In South Australia, AIM-120s killed target drones flying at 5,000ft

The tranquil atmosphere was shattered by the powerful roar of a rocket engine, as the first live fire of the National Advanced Surface to Air Missile [NASAMS] by Australia tore through the sky. 

In South Australia, AIM-120s killed target drones flying at 5,000ft
Photo credit: Australian DoD

Almost immediately, within a span of two seconds, a second missile followed suit, its trail marked with jet fuel. Fifteen kilometers away, visible flashes signified the destruction of the target drones flying at an altitude of 5000 feet. 

This impressive display underscored the abilities of the 16th Regiment, Royal Australian Artillery, as they gear up to join the ranks of the 10th Brigade, set to be established as the Army’s fires brigade in Adelaide. 


Lieutenant Matthew Hall, the Tactical control officer, was the first to initiate a ground launch of the AIM-120 Advanced Medium Range Air-to-Air Missile [AMRAAM] in Australia. The experience, he shared from within the Fire Distribution Centre [FDC], felt less like deploying a live missile and more akin to playing a video game. 

Reflecting on the moment, Lieutenant Hall stated, “It’s been a long year and everyone was incredibly thrilled to successfully launch one, particularly given it was the first firing in Australia.”

Spain has deployed the short- to medium-range NASAMS in Latvia
Photo credit: Kongsberg


The Fire Distribution Centre [FDC], essentially a half-sized shipping container mounted on an HX77, is jam-packed with communication devices and data-collecting tools. These instruments work together, gathering valuable data which is transmitted back through radars and cameras. 

Inspecting the interior, you’ll find the left wall lined with radio equipment and the right, decked out with communication panels. At the front, two screens command attention. These belong to the tactical control officer and their deputy. These screens, alive with real-time feed from infrared cameras and radars, are operated by a joystick for precision control. 

In South Australia, AIM-120s killed target drones flying at 5,000ft
Photo credit: Australian DoD

All the data collected is then analyzed to distinguish ally from enemy, as showcased on the radar. Lieutenant Hall provides an insightful explanation, “The electro-optical/infrared’s primary function is similar to a standard camera; it allows us to view ongoing activities much like watching regular television. Additionally, an IR camera is in play, designed to pick up heat signatures from aircraft and their jet engines.” 

Potential threats identified on the FDC screens are meticulously tracked and labeled with a transponder code. This classification depends on whether they are civilian aircraft, military jets, or hostile enemy planes.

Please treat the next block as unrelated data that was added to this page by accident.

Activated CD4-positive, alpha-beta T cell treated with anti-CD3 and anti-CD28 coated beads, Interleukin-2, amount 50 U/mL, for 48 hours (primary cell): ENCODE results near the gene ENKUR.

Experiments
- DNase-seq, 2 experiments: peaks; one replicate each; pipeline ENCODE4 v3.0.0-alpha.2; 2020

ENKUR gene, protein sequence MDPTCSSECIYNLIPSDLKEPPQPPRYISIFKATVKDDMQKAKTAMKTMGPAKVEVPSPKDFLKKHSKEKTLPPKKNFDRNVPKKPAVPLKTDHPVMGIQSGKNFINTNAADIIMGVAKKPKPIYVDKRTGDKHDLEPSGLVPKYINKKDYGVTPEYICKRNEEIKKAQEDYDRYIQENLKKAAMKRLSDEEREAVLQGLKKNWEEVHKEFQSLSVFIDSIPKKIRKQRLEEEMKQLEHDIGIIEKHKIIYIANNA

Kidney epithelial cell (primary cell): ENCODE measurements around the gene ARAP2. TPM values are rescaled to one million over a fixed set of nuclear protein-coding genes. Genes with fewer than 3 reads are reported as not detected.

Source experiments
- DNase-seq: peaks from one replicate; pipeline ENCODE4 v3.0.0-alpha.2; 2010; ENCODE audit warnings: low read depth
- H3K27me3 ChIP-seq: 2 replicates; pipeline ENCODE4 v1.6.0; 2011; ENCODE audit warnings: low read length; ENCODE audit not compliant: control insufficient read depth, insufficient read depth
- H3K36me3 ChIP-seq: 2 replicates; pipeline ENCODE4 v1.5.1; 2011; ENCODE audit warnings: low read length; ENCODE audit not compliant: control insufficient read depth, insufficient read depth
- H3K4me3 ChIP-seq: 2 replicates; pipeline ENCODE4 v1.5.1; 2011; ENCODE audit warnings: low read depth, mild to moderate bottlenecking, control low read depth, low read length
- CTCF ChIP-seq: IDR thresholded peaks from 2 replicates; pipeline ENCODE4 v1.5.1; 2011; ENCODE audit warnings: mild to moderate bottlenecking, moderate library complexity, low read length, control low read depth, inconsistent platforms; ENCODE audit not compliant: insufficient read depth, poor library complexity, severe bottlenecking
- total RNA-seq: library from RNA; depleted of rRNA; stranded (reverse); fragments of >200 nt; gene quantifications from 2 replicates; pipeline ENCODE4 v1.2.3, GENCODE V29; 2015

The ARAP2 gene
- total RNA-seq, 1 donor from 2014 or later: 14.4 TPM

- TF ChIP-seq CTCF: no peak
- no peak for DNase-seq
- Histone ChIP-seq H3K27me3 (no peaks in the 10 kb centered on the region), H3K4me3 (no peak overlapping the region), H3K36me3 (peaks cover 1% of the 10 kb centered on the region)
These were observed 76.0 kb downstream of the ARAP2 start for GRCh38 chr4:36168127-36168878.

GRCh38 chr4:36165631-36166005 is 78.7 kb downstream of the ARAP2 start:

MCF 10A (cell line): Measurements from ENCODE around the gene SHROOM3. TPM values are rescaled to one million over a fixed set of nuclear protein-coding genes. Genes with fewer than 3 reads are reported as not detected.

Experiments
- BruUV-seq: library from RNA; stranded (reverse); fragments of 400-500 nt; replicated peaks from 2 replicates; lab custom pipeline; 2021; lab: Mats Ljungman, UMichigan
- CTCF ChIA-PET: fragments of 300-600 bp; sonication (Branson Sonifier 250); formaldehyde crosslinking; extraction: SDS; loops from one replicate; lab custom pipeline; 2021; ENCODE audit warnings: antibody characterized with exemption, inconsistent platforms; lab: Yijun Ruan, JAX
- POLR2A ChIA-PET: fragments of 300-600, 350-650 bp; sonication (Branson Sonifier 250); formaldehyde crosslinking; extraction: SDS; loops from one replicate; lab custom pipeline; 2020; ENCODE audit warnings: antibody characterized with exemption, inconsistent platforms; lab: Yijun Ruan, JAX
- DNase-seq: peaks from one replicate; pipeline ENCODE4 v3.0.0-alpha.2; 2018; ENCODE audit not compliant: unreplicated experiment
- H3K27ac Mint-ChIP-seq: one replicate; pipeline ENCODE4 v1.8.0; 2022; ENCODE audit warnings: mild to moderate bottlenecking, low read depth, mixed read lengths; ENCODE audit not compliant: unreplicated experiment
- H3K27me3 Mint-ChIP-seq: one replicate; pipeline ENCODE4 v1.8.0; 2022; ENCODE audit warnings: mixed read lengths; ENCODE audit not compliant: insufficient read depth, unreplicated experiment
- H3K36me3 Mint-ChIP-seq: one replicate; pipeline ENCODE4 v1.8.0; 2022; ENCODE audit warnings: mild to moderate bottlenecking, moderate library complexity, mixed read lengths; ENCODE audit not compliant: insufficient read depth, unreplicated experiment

Each missile, a sophisticated product by Raytheon known as AMRAAM, weighs close to 140 kilograms. Measuring three meters in length, and carrying a hefty price tag of $US1.5 million each, they are an integral part of the defense system.

Protection from air targets

In March of 2019, an exciting development took place in Australian defense technology. The government announced its intention to combine the radar technology of CEA Technologies with the National Advanced Surface to Air Missile System [NASAMS] from Raytheon/Kongsberg. This marriage of technologies will lead to a new air defense system being created under a project worth AUD 2.5 billion [US$1.64 billion]. 

The significant progress made in this defense endeavor was exemplified during the Australian Army’s live test-firing of a Raytheon AIM-120 AMRAAM [Advanced Medium-Range Air-to-Air Missile] using the novel NASAMS system. This critical step in the system’s functional demonstration comes four years after the original order was placed. 

The new system boasts an integration between a Kongsberg launch platform, an AIM-120 missile, and a CEAMount fire control radar supplied by CEA Technologies. This synergy promises a more robust and efficient defense mechanism. 

Uniquely designed to shield against both present and futuristic air threats, the system can defend against indirect weapons, uncrewed airborne vehicles, air-dropped artillery, and aircraft. As such, it represents a major leap forward in air defense technology.

Goodbye RBS 70 MANPAD

The anticipated deployment of this new system marks a significant upgrade for the Australian Defence Force, superseding the less robust RBS 70 MANPAD systems currently in use. 

The Army’s Chief, Lt Gen Simon Stuart, sees this move as a massive leap towards confronting the issues set out in the Defence Strategic Review. 

In no uncertain terms, Stuart stated, ‘The launch of this top-tier capability sets a landmark on the path of transformation of the army, made possible through the support of our defense industry partners. The introduction of NASAMS will ensure the army’s seamlessness with the broader Australian Defence Force and coalition armies, thereby facilitating an integrated air and missile defense.’


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